The House of Representatives’ Transportation & Infrastructure Subcommittee on Highways and Transit elicited insight concerning a wide array of emerging technologies during a Sept. 5 hearing that “have the potential to improve the safety and productivity” of the U.S. surface transportation system, according to Rep. Sam Graves, R-Mo., the subcommittee’s chairman (seen above).
“The population and amount of freight moving through our nation are projected to increase significantly in the coming decades,” Graves said in his opening statement, with the background memo for the hearing noting that America’s population is projected to grow from 319 million in 2014 to approximately 400 million in 2051, with the movement of freight expected to increase by 40 percent over the next 30 years.
Graves added that U.S. trade volume is expected to double by 2021 – and double again by the year 2030 – while vehicle miles traveled is projected to increase by nearly 20 percent by 2035.
“Being innovative and utilizing transportation technologies where it makes sense to do so will help our surface transportation system move people and goods more safely and efficiently,” Graves explained. “[So] it is vital that we share our best practices and lessons learned.”
Four witnesses testified at the subcommittee hearing: James Barna, executive director of DriveOhio, the “smart mobility” division of the Ohio Department of Transportation; Julia Castillo, executive director of the Heart of Iowa Regional Transit Agency; Shailen Bhatt, president and CEO of ITS America; and Randell Iwasaki, executive director of the Contra Costa Transportation Authority.
DriveOhio’s Barna noted in his written testimony that “one of the biggest things we are learning is the importance of using public/private partnerships to achieve our goals,” adding that his group’s public-sector partners include nine state agencies and municipalities from across Ohio that are in “working groups” with the automotive industry, academia, and research and development institutions.
Barna stressed during the question and answer portion of the hearing that while he is “not a big fan of federal government regulation,” because new innovations such as connected and autonomous vehicles or CAVs will need to operate across 50 states, “at some point we need to have a national conversation about interoperability and standardization, because this technology is going to impact transportation like nothing has before.”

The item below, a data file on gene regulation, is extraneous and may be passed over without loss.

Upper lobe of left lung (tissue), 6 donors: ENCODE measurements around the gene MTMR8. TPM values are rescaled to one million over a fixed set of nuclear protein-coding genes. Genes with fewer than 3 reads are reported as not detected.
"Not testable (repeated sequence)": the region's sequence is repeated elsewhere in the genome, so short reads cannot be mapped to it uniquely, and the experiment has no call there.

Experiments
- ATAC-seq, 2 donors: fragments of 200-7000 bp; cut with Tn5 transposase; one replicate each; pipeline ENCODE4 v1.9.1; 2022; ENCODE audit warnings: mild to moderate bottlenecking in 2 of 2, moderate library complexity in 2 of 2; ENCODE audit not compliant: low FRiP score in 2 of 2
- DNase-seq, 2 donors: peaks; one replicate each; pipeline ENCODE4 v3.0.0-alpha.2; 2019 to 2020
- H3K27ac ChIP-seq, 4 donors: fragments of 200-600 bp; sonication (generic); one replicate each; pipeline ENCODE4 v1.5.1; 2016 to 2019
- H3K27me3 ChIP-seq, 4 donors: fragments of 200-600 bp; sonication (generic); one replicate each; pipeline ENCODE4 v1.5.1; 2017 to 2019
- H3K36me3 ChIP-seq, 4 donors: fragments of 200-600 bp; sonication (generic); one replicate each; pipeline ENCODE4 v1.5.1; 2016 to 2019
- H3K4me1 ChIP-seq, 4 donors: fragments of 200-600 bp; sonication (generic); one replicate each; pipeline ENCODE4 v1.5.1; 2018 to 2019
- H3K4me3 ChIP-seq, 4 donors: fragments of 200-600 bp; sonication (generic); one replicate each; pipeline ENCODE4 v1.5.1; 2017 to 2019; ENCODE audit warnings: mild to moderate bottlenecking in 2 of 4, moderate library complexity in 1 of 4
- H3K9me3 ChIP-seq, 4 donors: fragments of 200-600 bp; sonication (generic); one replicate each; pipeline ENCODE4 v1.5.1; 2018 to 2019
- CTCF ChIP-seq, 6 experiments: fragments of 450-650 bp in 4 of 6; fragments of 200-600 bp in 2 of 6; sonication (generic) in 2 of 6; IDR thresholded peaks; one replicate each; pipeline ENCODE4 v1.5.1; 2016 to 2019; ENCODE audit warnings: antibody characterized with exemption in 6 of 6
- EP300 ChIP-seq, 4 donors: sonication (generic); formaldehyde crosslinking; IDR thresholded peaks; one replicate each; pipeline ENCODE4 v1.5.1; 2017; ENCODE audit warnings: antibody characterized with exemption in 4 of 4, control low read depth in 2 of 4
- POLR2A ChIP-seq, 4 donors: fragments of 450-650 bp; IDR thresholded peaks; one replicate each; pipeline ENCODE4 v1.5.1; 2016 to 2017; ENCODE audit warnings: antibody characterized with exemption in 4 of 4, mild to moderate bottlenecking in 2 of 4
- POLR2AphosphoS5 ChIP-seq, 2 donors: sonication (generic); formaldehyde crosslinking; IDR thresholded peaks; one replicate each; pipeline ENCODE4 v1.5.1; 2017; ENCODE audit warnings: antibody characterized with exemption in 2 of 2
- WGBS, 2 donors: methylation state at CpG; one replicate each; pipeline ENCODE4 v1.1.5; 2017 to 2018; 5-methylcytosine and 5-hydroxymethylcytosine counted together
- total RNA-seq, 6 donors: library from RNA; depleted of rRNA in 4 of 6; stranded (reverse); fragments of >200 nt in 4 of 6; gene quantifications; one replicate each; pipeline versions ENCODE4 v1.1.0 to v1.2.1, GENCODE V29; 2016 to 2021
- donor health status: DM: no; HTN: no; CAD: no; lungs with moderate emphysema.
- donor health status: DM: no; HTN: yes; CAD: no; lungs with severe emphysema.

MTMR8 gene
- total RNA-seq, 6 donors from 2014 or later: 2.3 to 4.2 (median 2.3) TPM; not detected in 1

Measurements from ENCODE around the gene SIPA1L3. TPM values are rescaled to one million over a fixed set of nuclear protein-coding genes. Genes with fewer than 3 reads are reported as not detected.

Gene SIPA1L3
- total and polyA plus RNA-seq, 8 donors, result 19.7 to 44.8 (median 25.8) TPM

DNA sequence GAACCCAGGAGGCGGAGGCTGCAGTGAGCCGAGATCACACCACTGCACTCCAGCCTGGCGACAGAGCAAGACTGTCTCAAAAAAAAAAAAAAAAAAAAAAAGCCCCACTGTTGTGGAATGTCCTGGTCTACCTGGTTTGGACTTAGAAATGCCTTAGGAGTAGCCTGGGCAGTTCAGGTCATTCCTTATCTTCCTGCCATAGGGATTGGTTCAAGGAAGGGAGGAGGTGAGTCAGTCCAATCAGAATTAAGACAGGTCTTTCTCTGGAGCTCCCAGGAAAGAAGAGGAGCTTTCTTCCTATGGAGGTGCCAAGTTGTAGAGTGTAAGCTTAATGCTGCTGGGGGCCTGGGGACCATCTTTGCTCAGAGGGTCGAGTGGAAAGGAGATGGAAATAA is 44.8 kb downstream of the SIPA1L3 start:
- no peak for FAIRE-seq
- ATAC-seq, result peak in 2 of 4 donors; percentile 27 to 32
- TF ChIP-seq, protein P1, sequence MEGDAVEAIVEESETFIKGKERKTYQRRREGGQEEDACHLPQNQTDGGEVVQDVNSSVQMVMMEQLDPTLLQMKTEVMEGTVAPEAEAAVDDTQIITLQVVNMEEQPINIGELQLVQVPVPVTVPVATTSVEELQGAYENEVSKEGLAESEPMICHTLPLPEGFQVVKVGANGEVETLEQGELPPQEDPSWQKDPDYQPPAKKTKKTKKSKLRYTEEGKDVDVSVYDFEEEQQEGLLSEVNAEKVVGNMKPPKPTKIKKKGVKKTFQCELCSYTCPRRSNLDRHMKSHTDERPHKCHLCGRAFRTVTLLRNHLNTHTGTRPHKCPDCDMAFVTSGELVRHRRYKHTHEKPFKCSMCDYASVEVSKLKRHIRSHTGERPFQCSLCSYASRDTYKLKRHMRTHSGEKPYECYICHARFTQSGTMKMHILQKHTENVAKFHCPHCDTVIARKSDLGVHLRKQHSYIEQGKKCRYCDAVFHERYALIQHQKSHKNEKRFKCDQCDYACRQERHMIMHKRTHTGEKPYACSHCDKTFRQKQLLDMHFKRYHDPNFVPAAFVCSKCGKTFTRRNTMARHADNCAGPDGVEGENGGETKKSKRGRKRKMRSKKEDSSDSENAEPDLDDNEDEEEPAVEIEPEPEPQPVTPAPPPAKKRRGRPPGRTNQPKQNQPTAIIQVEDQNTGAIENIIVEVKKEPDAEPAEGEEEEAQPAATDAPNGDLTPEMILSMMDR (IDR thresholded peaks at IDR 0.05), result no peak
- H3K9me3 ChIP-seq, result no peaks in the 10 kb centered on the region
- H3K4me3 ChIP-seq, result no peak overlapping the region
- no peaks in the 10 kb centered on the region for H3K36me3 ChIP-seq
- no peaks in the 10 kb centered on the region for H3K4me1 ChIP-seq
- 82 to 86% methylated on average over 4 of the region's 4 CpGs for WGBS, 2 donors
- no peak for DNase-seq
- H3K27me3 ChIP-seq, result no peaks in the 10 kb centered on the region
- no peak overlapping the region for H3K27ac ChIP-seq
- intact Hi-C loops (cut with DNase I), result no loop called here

HRTA’s Castillo, who spoke on behalf of the Community Transportation Association of America at the hearing, noted in her written testimony that keeping up with the pace of transportation’s “technological” revolution is becoming more difficult – especially for rural operations.
“As with many rural transit systems, we have a limited number of staff, and most wear many hats, covering a variety of tasks and skills. It is a challenge to plan for the future, when we are just trying to get through the daily tasks of ensuring safe, on-time, and reliable service,” she said. “However, I believe it is imperative for rural transit systems to plan, educate and invest in our future, or we will fall even further behind our urban counterparts. People who live in more rural areas need the same types of services as those in urban areas and even though it may be more challenging and sometimes more expensive, we need to find ways in which to efficiently meet those needs so their independence, freedom, quality of life and ability to grow and prosper where they live is not compromised. This is where innovation and technology come together to play a vital role.”
Castillo echoes Barna’s observation that “the federal government needs to be involved” from a regulatory perspective with CAVs and other technologies. “If not, suburban and rural transportation may get left behind as CAVs focus more on urban operation,” she added during the question and answer portion of the hearing. “A lot of people in rural areas have the same transportation needs; there is definitely a place for autonomous vehicles in rural areas.”
Yet outgoing Rep. Bill Shuster, R-Penn., and chairman of the overall T&I committee, commented during the hearing that federal regulators are having just as hard a time keeping up with the pace of technological change as rural transit operators.
“We can’t keep up with the technology,” he said. “The minute we figure out it is OK, it [becomes] a whole new technology.”
But ITS America’s Bhatt emphasized in his testimony that the benefits offered by new technologies – from CAVs to traffic data analysis systems – outweigh those challenges.
“With new information and wireless technologies, there is a new interface – a digital interface between the car and driver and the road infrastructure,” he explained. “This has presented an opportunity for infrastructure operators to improve safety, manage traffic, and introduce new models and modes of transportation in ways that were previously unknown.”
Bhatt added that by applying “intelligent transportation technologies” to the nation’s existing transportation infrastructure, efficiency and safety can be maximized together.
“We are entering a technology revolution that will define the way people, goods, services, and information move in the 21st century,” he added. “It is a whirlwind of innovation that will change entire industries as well as transform communities large and small as well as urban and rural. It is a new transportation era as dramatic as the period when the car supplanted the horse and buggy. This transformation can positively affect both the safety and operations of our transportation system … making it more sustainable, accessible, and equitable.”